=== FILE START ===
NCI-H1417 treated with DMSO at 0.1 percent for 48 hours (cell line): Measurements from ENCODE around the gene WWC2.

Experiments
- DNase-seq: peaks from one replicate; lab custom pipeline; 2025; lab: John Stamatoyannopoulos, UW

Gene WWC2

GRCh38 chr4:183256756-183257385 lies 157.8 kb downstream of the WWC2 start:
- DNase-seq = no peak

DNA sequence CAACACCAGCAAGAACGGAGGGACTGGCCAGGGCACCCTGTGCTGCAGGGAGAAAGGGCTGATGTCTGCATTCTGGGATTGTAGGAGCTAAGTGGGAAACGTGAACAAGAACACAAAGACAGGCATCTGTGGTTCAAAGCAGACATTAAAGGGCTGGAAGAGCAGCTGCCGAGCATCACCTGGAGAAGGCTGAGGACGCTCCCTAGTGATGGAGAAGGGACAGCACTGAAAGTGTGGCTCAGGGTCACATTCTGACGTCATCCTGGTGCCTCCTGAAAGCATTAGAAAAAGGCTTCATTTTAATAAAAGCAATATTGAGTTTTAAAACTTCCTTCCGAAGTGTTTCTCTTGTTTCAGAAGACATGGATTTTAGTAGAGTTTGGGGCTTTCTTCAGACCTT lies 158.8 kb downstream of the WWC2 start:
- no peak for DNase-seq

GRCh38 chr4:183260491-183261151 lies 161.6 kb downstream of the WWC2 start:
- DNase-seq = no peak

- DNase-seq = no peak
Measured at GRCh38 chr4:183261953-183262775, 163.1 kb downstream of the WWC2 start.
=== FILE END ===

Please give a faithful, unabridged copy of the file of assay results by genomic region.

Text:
NCI-H1417 treated with DMSO at 0.1 percent for 48 hours (cell line): Measurements from ENCODE around the gene WWC2.

Experiments
- DNase-seq: peaks from one replicate; lab custom pipeline; 2025; lab: John Stamatoyannopoulos, UW

Gene WWC2

GRCh38 chr4:183256756-183257385 lies 157.8 kb downstream of the WWC2 start:
- DNase-seq = no peak

DNA sequence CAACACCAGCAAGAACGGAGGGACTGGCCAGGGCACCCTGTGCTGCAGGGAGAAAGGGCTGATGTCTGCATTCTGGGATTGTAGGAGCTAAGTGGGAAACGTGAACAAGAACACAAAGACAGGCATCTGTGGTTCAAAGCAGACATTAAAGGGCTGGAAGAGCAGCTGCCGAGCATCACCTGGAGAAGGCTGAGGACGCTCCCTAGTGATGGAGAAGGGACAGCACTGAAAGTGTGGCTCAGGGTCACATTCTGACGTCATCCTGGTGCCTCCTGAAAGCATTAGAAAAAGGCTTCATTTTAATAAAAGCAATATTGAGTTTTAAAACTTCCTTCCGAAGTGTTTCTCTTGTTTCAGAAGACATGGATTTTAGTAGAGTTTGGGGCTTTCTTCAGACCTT lies 158.8 kb downstream of the WWC2 start:
- no peak for DNase-seq

GRCh38 chr4:183260491-183261151 lies 161.6 kb downstream of the WWC2 start:
- DNase-seq = no peak

- DNase-seq = no peak
Measured at GRCh38 chr4:183261953-183262775, 163.1 kb downstream of the WWC2 start.